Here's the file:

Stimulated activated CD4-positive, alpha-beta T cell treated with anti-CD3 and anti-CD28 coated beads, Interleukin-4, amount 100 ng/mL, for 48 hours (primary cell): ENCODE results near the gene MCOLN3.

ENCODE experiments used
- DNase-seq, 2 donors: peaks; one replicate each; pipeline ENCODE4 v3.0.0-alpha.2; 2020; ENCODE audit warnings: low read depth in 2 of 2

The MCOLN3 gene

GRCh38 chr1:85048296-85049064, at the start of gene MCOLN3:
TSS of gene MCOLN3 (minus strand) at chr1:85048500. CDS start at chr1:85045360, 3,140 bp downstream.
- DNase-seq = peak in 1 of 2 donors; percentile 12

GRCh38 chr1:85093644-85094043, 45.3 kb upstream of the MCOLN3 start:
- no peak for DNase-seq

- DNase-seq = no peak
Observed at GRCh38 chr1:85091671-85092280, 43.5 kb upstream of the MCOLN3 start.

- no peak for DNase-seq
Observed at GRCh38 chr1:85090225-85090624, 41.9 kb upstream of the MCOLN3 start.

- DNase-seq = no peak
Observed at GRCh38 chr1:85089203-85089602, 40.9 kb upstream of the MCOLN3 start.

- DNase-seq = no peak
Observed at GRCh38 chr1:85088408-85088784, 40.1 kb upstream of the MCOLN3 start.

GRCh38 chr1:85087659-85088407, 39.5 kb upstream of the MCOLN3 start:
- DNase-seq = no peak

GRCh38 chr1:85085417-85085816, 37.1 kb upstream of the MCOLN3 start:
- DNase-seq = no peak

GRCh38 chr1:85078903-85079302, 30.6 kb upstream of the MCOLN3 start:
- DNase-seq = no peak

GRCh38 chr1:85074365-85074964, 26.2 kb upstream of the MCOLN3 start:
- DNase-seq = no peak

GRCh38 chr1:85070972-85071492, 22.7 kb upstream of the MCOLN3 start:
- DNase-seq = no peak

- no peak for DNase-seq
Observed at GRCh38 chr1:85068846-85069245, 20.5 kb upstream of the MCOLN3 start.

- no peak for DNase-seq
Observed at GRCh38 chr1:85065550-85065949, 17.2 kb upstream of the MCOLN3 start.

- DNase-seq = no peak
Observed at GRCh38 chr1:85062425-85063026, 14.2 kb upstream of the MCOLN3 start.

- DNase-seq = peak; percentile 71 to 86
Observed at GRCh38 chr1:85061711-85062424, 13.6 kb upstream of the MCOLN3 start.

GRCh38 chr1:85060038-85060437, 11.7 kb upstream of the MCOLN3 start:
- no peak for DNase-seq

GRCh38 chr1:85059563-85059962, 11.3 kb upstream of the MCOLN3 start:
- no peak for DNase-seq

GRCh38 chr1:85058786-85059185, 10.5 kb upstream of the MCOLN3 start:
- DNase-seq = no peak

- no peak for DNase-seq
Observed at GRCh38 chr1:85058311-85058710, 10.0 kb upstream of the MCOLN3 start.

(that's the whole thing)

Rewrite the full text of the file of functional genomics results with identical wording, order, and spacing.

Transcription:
Stimulated activated CD4-positive, alpha-beta T cell treated with anti-CD3 and anti-CD28 coated beads, Interleukin-4, amount 100 ng/mL, for 48 hours (primary cell): ENCODE results near the gene MCOLN3.

ENCODE experiments used
- DNase-seq, 2 donors: peaks; one replicate each; pipeline ENCODE4 v3.0.0-alpha.2; 2020; ENCODE audit warnings: low read depth in 2 of 2

The MCOLN3 gene

GRCh38 chr1:85048296-85049064, at the start of gene MCOLN3:
TSS of gene MCOLN3 (minus strand) at chr1:85048500. CDS start at chr1:85045360, 3,140 bp downstream.
- DNase-seq = peak in 1 of 2 donors; percentile 12

GRCh38 chr1:85093644-85094043, 45.3 kb upstream of the MCOLN3 start:
- no peak for DNase-seq

- DNase-seq = no peak
Observed at GRCh38 chr1:85091671-85092280, 43.5 kb upstream of the MCOLN3 start.

- no peak for DNase-seq
Observed at GRCh38 chr1:85090225-85090624, 41.9 kb upstream of the MCOLN3 start.

- DNase-seq = no peak
Observed at GRCh38 chr1:85089203-85089602, 40.9 kb upstream of the MCOLN3 start.

- DNase-seq = no peak
Observed at GRCh38 chr1:85088408-85088784, 40.1 kb upstream of the MCOLN3 start.

GRCh38 chr1:85087659-85088407, 39.5 kb upstream of the MCOLN3 start:
- DNase-seq = no peak

GRCh38 chr1:85085417-85085816, 37.1 kb upstream of the MCOLN3 start:
- DNase-seq = no peak

GRCh38 chr1:85078903-85079302, 30.6 kb upstream of the MCOLN3 start:
- DNase-seq = no peak

GRCh38 chr1:85074365-85074964, 26.2 kb upstream of the MCOLN3 start:
- DNase-seq = no peak

GRCh38 chr1:85070972-85071492, 22.7 kb upstream of the MCOLN3 start:
- DNase-seq = no peak

- no peak for DNase-seq
Observed at GRCh38 chr1:85068846-85069245, 20.5 kb upstream of the MCOLN3 start.

- no peak for DNase-seq
Observed at GRCh38 chr1:85065550-85065949, 17.2 kb upstream of the MCOLN3 start.

- DNase-seq = no peak
Observed at GRCh38 chr1:85062425-85063026, 14.2 kb upstream of the MCOLN3 start.

- DNase-seq = peak; percentile 71 to 86
Observed at GRCh38 chr1:85061711-85062424, 13.6 kb upstream of the MCOLN3 start.

GRCh38 chr1:85060038-85060437, 11.7 kb upstream of the MCOLN3 start:
- no peak for DNase-seq

GRCh38 chr1:85059563-85059962, 11.3 kb upstream of the MCOLN3 start:
- no peak for DNase-seq

GRCh38 chr1:85058786-85059185, 10.5 kb upstream of the MCOLN3 start:
- DNase-seq = no peak

- no peak for DNase-seq
Observed at GRCh38 chr1:85058311-85058710, 10.0 kb upstream of the MCOLN3 start.